We have noted that in the Latin text above there is only one fixed ordering — that of preposition and following noun, found in the phrase sub tegmine. It also happens that sub is the only word in the whole sentence that has no inflectional mark of any kind. In fact the only common configurational requirement in Classical Latin [...] was that the preposition should immediately precede the noun it governs — hence the name preposition, a calque upon Greek prothesis — and the obvious reason for this ordering is that the preposition carries no inflectional mark which could be used for agreement. Preposition and noun must be made to form some kind of a configurational syntagma in order to avoid confusion.
The Homeric poems show us, however, that this fixed positioning of preposition-plus-noun in Classical Latin is already a development from an earlier state of affairs. [...]
He lists Homeric examples illustrating the protean syntax of e.g. ὲπὶ (romanization epi):
In all the Indo-European languages, the ancestral x-elements moved towards a stronger configurational identity — but the outcome also depended on which basic clausal word order developed:
There's something conspicuously missing from this story so far — the use of x-elements to introduce a clause, e.g. "Kim left after Leslie complained". There are two obvious routes to this end. In one, the x-element starts as a free adverbial in a sequence of independent phrases, and is re-analyzed as grammatically bound to a neighboring clause, just as in earlier developments it because grammatically bound to a nearby noun or verb. In the other, which seems more relevant to the history of English, the x-element governs a pronominal element modified by a relative clause, as in the OED's discussion of the background of the quasi-conjunctional uses of for:
In Old English for with the instrumental case of the neuter demonstrative pron. formed advb. phrases = ‘therefore’, which, with the addition or ellipsis of the relative ðe became conjunctional phrases = ‘because’. (For these phrases and their later representatives see for-thon conj., for-thy conj.; cf. also forwhy conj.). Similarly, for that conj. appears from 13th c. as a conjunction; and in the 16th c. there are a few examples of for this in the senses ‘therefore’ and ‘because’.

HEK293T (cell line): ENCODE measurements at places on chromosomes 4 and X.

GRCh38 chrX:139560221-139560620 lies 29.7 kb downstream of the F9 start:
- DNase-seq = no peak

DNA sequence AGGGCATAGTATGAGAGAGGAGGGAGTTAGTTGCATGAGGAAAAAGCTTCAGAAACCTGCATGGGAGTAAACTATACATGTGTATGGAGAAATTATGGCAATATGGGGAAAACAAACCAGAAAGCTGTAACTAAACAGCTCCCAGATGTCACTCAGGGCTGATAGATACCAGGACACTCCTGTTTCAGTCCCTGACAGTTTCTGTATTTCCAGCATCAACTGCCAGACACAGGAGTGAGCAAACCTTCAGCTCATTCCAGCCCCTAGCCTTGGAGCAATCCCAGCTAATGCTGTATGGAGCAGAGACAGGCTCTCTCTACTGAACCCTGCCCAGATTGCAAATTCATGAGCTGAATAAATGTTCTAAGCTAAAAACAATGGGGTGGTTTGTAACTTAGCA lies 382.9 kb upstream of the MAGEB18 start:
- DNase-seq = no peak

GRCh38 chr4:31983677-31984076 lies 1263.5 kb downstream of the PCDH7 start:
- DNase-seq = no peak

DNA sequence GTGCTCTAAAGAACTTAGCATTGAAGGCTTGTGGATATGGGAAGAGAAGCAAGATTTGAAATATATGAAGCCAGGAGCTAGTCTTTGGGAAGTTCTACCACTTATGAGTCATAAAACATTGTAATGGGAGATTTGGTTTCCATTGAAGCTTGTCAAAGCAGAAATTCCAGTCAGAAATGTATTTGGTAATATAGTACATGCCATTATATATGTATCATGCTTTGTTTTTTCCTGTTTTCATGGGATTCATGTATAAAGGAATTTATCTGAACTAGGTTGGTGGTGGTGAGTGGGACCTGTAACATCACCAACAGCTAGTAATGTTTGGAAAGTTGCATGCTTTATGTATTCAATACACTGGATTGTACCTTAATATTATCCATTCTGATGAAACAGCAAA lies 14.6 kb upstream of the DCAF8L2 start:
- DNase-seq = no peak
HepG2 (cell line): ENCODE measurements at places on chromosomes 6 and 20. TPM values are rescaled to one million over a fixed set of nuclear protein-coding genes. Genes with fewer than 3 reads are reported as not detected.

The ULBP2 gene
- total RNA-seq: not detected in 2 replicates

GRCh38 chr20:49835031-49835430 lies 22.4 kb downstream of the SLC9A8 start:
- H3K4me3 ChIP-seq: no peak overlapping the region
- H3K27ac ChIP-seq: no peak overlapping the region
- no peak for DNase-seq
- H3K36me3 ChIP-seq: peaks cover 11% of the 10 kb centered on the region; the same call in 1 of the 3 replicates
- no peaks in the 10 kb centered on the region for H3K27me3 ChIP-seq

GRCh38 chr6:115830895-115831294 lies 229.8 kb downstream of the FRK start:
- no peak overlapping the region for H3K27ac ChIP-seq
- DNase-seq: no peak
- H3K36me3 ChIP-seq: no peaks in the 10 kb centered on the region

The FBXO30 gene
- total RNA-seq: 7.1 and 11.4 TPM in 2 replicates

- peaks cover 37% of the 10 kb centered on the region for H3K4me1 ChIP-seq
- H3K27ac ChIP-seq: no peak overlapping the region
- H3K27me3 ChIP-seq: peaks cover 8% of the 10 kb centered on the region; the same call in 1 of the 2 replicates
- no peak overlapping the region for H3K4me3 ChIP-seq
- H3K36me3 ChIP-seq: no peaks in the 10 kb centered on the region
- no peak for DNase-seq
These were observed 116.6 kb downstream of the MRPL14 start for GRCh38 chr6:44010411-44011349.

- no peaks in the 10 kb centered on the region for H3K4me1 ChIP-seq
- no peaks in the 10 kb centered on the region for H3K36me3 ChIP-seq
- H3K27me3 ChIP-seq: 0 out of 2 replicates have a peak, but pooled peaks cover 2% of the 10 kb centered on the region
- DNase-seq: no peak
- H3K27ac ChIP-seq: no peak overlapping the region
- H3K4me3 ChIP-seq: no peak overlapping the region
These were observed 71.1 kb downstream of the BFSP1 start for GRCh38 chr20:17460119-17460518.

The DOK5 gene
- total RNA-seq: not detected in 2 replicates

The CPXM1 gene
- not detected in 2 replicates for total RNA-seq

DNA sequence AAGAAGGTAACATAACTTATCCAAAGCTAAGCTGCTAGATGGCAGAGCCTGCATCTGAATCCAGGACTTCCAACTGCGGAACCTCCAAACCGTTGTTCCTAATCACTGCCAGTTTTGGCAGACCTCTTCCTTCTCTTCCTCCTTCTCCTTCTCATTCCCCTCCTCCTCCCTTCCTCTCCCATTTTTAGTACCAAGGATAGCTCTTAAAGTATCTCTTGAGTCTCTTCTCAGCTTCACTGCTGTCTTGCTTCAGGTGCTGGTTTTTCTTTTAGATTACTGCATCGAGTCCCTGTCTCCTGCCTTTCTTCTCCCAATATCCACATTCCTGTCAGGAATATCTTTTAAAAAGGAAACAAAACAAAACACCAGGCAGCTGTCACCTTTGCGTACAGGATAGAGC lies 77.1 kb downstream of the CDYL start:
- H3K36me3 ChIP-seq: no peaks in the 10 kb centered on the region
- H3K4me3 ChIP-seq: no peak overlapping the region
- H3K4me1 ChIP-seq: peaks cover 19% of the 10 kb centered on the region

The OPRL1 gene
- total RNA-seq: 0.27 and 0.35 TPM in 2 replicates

In addition, there's the possibility of new words being added to the list of x-elements, typically from what start out as adverbs. Thus the OED's etymology for along relates it to adverbial use of an adjective "cognate with or formed similarly to Old Saxon gilang attainable, available, Old High German gilang related":
In use as adverb probably originally representing the accusative neuter of the adjective used adverbially [...] For comparable use of compounds of long adj.1 as adjective and adverb in Old English compare ēastlang (adjective) lying in an easterly direction, extending eastwards, (adverb) to the east, in an easterly direction, westlang (adjective) lying in a westerly direction, extending westwards, (adverb) to the west, in a westerly direction [...]
In use as preposition probably originally representing adverbial use of the adjective with a complement in the genitive. In Old English the preposition usually takes the genitive, but also occurs with dative and accusative.
An early residue of the loss of case was the phrasing "along of NP" rather than "along NP" — but this alternative never seems to have been very common, and in any case, the American Dialect Society was not around to celebrate its disappearance.
In the case of because, the source is the adverbial use of the prepositional phrase "by cause":
1356 Wyclif Last Age Ch. (1840) 31 Þe synnes bi cause of whiche suche persecucioun schal be in Goddis Chirche.
1470–85 Malory Morte d'Arthur (1817) II. 452 By cause of brekynge of myn avowe, I pray yow all lede me thyder.
1480 Caxton tr. Trevisa Descr. Brit. 15 Elidurus was logged atte cite Alcluid by cause of solace and hunting.
c1405 (▸c1395) Chaucer Franklin's Tale (Hengwrt) (2003) l. 253 By cause that he was hir neghebour.
c1486 Bk. St. Albans D iij b, Theis be not enlured..by cause that thay be so ponderowse.
?1541 R. Copland Galen's Fourth Bk. Terapeutyke sig. Bivv, in Guy de Chauliac's Questyonary Cyrurgyens, For bycause that the sayde indication is nat taken of the same cause, it is euydent, [etc.].
1611 Bible (A.V.) John vii. 39 The Holy Ghost was not yet giuen; because that Iesus was not yet glorified.
From PIE to the present day, the consistent driver of change in this arena has been re-analysis — typically, syntactic re-interpretation of a functional relationship. Sometimes this is simply re-parsing of an ambiguous sequence, as when O x V was interpreted as O x-V. And sometimes it's a simplification of a more complex structure, as when by cause that S becomes simply because S.
I don't have strong opinions about whether the different functional and structural relations involved should be terminologically split or lumped or both — but I think that Geoff makes a good case for seeing the complex usage patterns of English words like in, from, and because as variations on a single grammatical theme.